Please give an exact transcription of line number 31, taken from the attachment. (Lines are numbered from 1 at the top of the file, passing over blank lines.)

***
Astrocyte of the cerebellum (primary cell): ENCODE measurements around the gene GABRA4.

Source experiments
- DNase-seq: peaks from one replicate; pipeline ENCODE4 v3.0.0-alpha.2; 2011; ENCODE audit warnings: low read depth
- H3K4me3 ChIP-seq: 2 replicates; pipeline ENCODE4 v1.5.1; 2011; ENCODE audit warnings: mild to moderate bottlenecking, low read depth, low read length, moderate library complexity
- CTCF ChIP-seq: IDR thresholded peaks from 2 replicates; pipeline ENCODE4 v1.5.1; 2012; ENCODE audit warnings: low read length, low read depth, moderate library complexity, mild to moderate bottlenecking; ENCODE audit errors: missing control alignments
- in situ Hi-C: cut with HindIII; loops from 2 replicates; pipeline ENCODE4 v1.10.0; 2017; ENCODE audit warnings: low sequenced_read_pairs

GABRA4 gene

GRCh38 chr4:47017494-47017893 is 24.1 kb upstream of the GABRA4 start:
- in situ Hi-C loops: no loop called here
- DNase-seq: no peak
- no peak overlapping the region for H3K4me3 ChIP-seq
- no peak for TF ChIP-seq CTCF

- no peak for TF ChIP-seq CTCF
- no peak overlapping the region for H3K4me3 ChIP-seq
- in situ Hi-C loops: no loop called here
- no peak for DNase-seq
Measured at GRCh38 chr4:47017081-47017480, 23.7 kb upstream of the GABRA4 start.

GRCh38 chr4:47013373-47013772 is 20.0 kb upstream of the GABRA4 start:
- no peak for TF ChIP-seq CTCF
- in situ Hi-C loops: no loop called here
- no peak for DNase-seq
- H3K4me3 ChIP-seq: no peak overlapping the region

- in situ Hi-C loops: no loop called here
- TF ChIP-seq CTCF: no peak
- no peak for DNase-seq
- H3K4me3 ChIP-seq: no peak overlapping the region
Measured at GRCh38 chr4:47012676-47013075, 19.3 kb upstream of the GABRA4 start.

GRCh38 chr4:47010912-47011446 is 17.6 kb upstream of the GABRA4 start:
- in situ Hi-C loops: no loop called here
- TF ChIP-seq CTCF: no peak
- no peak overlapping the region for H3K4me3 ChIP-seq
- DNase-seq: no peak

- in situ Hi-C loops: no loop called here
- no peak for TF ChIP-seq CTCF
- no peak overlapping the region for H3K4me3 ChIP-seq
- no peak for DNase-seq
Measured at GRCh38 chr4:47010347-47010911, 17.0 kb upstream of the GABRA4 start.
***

- no peak overlapping the region for H3K4me3 ChIP-seq